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For people with Down syndrome, family members, caregivers and professionals.

Hypoglycemia (Low Blood Sugar)

January 2023 | Brian Chicoine, MD - Medical Director, Adult Down Syndrome Center

What is hypoglycemia?

Hypoglycemia is the medical term for low blood sugar or low glucose. Blood sugar or glucose levels can be measured with a blood test. Healthcare providers make the diagnosis of hypoglycemia and recommend treatment when an individual has a blood sugar less than 60 mg/dl (milligrams per deciliter) and experiences symptoms. Some definitions of hypoglycemia use 50 mg/dl. For people with diabetes mellitus, hypoglycemia is diagnosed when the blood sugar is less than 70 mg/dl.

What are the symptoms?

Symptoms of hypoglycemia include: 

  • Nausea

  • Tremors

  • Sweating

  • Heart palpitations or fluttering

  • Confusion

  • Weakness

  • Hunger

What can cause a low blood sugar to appear on blood test results?

1. Issues with the blood test

An inaccurate blood sugar can be reported if the blood sample is processed too slowly or not refrigerated soon enough after collection. This value is reflective of the lab processing rather than a true measure of the actual blood sugar.

2. Elevated hemoglobin or red blood cell count

Low blood sugar can be seen on a blood test when an individual also has an elevated hemoglobin or red blood cell count level. This is often spurious (not real) because the elevated amount of red blood cells in the blood sample continues to metabolize sugar after the blood is drawn; the measured value is lower than it actually was in the bloodstream. One of the causes for an elevated red blood cell count is sleep apnea, which is more common in people with Down syndrome.

3. Elevated globulins (antibodies)

Low blood sugar can be seen when an individual also has elevated globulins or antibodies. This effect is similar to that with an elevated hemoglobin (described above). People with Down syndrome often have an elevated globulin level for reasons that are not always clear. It is not known if the elevated globulin level in people with Down syndrome is large enough to explain hypoglycemia.

4. Reactive hypoglycemia

This typically occurs within 4 hours after eating. It is more common in those who are obese or overweight and/or have insulin resistance.

5. Fasting hypoglycemia (also referred to as ketotic hypoglycemia)

The blood sugar of some individuals will drop in the morning before eating or at other times when they go several hours without food.

6. Medications

Insulin and some oral medications used to treat diabetes mellitus can cause hypoglycemia. Certain antibiotics and malaria drugs can also cause low blood sugar.

7. Certain tumors

Insulinomas are a type of tumor that secrete insulin. Certain adrenal, pituitary, or pancreatic tumors can also cause low blood sugar.

8. Liver dysfunction

The liver produces and releases glucose. In conditions that affect liver function, such as hepatitis (infection of the liver), the liver does not respond to the demand for more glucose, and hypoglycemia may result.

9. Kidney dysfunction

This can lead to poor metabolism (breakdown) of certain medications. When the medications build up, they cause low blood sugar.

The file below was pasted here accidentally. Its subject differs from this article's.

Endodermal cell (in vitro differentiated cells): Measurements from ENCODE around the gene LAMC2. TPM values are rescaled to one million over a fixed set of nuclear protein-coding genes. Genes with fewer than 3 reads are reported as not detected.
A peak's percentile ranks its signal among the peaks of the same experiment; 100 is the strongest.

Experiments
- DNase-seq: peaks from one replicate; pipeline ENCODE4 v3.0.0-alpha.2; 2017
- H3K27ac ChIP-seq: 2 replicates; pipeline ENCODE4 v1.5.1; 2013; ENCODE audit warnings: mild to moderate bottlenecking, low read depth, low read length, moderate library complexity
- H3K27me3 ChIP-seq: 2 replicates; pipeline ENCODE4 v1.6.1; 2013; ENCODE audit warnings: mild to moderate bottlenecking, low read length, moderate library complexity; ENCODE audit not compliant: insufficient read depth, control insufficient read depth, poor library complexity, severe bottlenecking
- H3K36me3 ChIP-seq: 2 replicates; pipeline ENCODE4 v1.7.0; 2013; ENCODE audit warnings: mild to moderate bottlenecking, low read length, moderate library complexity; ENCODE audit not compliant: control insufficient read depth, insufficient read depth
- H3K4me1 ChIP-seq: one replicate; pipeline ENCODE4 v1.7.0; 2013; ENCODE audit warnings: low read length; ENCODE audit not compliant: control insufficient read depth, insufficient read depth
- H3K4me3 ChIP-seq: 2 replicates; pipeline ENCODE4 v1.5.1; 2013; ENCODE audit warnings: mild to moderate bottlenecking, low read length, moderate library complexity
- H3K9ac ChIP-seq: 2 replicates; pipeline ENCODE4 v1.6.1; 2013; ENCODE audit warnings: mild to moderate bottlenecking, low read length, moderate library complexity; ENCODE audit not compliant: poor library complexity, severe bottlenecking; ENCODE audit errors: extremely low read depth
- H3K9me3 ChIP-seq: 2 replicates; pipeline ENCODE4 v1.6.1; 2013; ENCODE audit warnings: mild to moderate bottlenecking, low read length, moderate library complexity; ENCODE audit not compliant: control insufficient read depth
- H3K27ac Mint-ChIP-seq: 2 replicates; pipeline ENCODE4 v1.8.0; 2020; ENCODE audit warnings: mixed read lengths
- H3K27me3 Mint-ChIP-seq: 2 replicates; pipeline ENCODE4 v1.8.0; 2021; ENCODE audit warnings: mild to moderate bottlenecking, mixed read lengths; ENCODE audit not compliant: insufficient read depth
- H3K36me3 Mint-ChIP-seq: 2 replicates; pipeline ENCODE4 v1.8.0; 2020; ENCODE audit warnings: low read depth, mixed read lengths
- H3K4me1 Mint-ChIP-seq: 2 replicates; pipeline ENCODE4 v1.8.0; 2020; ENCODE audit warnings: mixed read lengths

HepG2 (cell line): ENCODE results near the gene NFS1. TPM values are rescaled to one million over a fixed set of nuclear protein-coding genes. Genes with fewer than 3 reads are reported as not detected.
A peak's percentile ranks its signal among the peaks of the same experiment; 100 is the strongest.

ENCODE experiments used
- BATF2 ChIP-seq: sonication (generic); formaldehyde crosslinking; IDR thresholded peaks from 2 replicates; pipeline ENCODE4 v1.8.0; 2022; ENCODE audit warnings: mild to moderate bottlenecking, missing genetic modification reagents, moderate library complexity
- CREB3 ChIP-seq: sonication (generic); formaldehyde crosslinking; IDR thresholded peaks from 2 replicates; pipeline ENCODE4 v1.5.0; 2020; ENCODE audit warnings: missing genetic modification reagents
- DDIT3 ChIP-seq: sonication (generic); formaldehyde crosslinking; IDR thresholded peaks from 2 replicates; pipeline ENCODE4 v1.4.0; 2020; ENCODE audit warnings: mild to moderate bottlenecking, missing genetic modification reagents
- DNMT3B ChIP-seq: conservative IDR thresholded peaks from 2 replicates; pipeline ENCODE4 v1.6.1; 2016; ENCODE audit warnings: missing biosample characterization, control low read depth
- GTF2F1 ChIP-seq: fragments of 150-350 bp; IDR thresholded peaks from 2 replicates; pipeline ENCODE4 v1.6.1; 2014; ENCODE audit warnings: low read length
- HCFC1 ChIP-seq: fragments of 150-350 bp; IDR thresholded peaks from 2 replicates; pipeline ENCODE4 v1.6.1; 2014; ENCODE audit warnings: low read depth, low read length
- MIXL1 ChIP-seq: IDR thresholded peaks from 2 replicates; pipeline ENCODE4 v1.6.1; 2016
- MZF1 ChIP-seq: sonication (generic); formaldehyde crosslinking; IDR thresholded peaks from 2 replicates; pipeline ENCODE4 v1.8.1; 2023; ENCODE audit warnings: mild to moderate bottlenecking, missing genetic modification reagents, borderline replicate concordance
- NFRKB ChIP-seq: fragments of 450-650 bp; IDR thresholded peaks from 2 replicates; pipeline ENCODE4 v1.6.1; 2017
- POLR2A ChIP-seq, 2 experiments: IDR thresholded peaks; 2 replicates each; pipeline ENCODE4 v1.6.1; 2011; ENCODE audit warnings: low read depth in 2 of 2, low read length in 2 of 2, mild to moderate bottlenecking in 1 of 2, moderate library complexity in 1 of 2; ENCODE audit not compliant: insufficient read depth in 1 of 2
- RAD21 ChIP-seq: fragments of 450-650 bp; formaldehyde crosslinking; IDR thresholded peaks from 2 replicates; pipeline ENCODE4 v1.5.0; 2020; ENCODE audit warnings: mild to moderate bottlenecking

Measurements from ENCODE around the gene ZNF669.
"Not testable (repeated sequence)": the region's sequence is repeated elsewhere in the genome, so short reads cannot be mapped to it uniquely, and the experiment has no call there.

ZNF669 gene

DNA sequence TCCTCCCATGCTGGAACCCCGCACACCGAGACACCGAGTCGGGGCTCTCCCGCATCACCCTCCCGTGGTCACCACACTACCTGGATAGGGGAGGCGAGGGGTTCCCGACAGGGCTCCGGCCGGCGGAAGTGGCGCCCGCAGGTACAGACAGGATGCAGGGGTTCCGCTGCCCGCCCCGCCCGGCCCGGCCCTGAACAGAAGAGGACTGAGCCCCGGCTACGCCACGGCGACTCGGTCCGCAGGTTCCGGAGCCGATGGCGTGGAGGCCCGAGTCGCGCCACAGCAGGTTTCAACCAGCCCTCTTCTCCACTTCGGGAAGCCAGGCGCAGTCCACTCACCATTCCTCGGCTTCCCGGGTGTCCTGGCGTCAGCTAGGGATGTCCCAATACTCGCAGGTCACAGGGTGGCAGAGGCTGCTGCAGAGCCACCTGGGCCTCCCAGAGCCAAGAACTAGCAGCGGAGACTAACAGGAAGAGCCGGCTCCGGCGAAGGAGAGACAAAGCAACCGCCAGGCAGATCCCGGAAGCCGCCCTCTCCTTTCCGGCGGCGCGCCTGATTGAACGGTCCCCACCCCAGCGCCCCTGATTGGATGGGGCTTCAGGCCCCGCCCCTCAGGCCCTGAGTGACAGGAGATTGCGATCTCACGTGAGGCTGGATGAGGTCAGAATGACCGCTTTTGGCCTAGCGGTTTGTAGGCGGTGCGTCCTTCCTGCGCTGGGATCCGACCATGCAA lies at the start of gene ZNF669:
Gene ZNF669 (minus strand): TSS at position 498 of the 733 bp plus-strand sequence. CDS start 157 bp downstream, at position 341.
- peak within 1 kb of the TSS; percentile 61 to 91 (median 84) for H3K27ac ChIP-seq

10. Other endocrine disorders

Disorders of the adrenal gland, pituitary gland, or hypothalamus (part of the brain) may cause a low blood sugar.

In our experience, the first five causes most commonly explain hypoglycemia in individuals with Down syndrome. For individuals whose low blood sugar is caused by numbers 1-3, they typically do not have symptoms associated with hypoglycemia and typically do not require treatment for hypoglycemia. However, if a person has symptoms of hypoglycemia and their blood test indicates hypoglycemia, further evaluation is needed. This may include a review of their medications and possibly an evaluation for tumor-related or other endocrine causes of hypoglycemia. The treatment for hypoglycemia will depend on the results of this evaluation.

For conditions 4 and 5, reactive and fasting hypoglycemia, if the person does not have diabetes, treatment considerations include:

  • Eat a balanced diet, including lean meat and nonmeat sources of protein, and high-fiber foods, including whole grains, fruits, and vegetables.

  • Avoid sugary foods and processed simple carbohydrates, such as white bread or white pasta, especially on an empty stomach.

  • If you drink alcohol, eat some food at the same time.

  • Eat several small meals and snacks throughout the day, about three hours apart during waking hours.

The Mayo Clinic has more information on treating and preventing reactive hypoglycemia (#4 above) on their website.

Is hypoglycemia more common in people with Down syndrome?

We found one study on ketotic hypoglycemia in people with Down syndrome that did find ketotic hypoglycemia to be more common in children with Down syndrome. Ketotic hypoglycemia is caused by going long periods of time without eating (fasting hypoglycemia) or when ill. The study was done via survey (which has many limitations and potential for error), but it is a first assessment of this problem in people with Down syndrome. More study is needed.

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Please note: The information on this site is for educational purposes only and is not intended to serve as a substitute for a medical, psychiatric, mental health, or behavioral evaluation, diagnosis, or treatment plan by a qualified professional. We recommend you review the educational material with your health providers regarding the specifics of your health care needs.